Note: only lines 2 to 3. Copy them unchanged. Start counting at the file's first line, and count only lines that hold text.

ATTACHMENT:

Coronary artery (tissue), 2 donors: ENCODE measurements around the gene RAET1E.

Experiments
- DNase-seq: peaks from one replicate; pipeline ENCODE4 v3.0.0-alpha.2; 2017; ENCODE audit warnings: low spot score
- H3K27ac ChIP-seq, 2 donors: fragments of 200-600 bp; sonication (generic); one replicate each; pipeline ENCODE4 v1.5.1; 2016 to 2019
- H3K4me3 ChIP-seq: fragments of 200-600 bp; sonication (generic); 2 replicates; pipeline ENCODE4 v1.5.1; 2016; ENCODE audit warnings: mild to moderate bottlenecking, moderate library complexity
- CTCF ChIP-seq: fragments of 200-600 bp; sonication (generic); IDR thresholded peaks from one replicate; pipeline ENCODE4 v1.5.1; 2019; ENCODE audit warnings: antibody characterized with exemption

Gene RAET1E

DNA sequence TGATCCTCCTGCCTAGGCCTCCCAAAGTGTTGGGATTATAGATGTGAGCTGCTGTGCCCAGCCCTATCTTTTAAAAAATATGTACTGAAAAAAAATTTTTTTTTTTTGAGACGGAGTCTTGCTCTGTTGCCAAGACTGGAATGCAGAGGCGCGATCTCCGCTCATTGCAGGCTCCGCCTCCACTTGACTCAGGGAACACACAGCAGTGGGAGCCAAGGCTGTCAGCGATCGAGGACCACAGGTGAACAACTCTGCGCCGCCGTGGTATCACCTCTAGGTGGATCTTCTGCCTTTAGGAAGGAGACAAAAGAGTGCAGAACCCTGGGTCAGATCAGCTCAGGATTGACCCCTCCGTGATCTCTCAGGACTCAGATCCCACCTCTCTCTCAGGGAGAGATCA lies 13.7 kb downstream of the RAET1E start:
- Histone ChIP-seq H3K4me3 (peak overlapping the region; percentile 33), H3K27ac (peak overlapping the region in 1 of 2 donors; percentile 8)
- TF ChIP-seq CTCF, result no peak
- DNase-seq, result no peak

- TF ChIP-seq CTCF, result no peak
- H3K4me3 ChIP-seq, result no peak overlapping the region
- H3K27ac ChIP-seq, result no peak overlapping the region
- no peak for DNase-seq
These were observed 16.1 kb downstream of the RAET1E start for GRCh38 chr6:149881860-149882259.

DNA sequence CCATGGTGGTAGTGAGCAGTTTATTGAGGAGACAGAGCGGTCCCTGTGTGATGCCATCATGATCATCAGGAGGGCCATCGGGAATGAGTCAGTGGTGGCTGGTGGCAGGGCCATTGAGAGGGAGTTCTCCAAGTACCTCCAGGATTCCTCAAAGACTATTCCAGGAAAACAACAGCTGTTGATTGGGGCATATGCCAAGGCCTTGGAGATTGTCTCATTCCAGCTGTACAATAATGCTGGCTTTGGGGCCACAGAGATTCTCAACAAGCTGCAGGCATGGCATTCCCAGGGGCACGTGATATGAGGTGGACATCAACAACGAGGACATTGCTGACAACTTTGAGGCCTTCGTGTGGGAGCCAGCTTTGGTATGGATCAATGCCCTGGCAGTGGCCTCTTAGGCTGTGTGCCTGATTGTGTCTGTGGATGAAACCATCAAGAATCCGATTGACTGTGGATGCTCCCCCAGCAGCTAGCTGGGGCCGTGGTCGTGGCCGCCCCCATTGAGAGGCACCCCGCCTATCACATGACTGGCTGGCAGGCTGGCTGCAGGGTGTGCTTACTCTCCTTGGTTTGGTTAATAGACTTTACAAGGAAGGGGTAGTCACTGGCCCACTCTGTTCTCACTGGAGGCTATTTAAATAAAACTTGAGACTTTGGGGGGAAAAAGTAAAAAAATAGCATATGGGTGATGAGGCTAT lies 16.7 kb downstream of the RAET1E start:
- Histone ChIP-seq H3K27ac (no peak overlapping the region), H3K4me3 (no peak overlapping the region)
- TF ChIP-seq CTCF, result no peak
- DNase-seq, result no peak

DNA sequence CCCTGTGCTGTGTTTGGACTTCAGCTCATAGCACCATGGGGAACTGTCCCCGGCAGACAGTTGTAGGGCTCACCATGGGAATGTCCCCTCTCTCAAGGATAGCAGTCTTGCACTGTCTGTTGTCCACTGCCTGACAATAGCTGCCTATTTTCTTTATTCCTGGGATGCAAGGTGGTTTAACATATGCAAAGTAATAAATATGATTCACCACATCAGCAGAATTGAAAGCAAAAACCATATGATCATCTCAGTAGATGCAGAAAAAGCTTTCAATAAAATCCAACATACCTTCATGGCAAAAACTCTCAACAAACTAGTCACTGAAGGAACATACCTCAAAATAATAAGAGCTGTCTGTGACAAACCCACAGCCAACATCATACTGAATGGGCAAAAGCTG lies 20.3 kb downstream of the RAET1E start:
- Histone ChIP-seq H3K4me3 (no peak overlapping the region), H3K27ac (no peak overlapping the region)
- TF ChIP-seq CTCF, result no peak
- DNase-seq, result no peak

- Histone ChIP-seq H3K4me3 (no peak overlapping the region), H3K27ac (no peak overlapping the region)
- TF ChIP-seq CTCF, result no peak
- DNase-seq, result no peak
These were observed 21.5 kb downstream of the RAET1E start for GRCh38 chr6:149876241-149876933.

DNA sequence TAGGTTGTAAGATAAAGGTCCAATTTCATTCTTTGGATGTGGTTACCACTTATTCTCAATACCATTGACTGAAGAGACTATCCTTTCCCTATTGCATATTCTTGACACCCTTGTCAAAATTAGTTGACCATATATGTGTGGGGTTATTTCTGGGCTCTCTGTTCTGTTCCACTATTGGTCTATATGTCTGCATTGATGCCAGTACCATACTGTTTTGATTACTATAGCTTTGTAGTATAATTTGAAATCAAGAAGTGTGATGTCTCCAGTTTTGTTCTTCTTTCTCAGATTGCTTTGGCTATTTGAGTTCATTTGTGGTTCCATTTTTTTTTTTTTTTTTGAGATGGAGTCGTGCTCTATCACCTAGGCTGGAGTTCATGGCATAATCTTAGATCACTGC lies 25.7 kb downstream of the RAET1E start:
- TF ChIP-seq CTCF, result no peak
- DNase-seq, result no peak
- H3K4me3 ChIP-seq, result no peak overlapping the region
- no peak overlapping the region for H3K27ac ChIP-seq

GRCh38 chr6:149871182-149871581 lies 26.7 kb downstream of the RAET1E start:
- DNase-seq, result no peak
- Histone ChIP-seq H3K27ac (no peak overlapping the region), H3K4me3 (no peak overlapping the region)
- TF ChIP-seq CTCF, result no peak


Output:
Experiments
- DNase-seq: peaks from one replicate; pipeline ENCODE4 v3.0.0-alpha.2; 2017; ENCODE audit warnings: low spot score